Monday, May 13 2013
Finally, we cast off. Escorted by a pilot vessel, we left shore at 4pm in the afternoon. Our departure was delayed by 6 hours because high winds had shut down harbor operations. During the day, everyone continued the now customary cycle of setting up gear, and running to town for last minute purchases (some of us now know how to say ‘PVC cement’ in Spanish and where to buy it!). We were given a drop dead time of 2pm to be on board, and luckily, everyone was punctual. The crew introduced us to the procedures on board. Of course ‘safety’ is the number one concern and we were introduced to the life-boat, including how to launch it, if all crew are incapacitated. Naturally, we all hope not to experience this for real. A few more introductions of household procedures (what to do with your trash, what happens if your showers plug up) and we were released to witness the departure. The gangway was pulled up, and then we were off. It had snowed off and on during the day, and the hills around town were dusted in white. The sun was beginning to set behind a large cloud bank, as we passed a few ships at anchor. We expect to have a calm passage until sometime tomorrow, when we will hit the Drake passage.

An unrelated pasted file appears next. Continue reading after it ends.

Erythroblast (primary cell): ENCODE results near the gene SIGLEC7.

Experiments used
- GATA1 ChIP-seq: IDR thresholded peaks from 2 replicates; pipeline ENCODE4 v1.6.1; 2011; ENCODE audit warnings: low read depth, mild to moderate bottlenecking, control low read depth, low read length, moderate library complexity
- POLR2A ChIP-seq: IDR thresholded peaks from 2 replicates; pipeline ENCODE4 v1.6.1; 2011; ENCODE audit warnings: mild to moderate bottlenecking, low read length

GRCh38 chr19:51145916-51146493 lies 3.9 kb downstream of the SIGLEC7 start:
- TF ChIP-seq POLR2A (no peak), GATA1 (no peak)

Francoise wiggles into her safety suit, which will insulate her from Antarctic temperatures in case of an emergency. These suits are called “gumby suits” by oceanographers everywhere!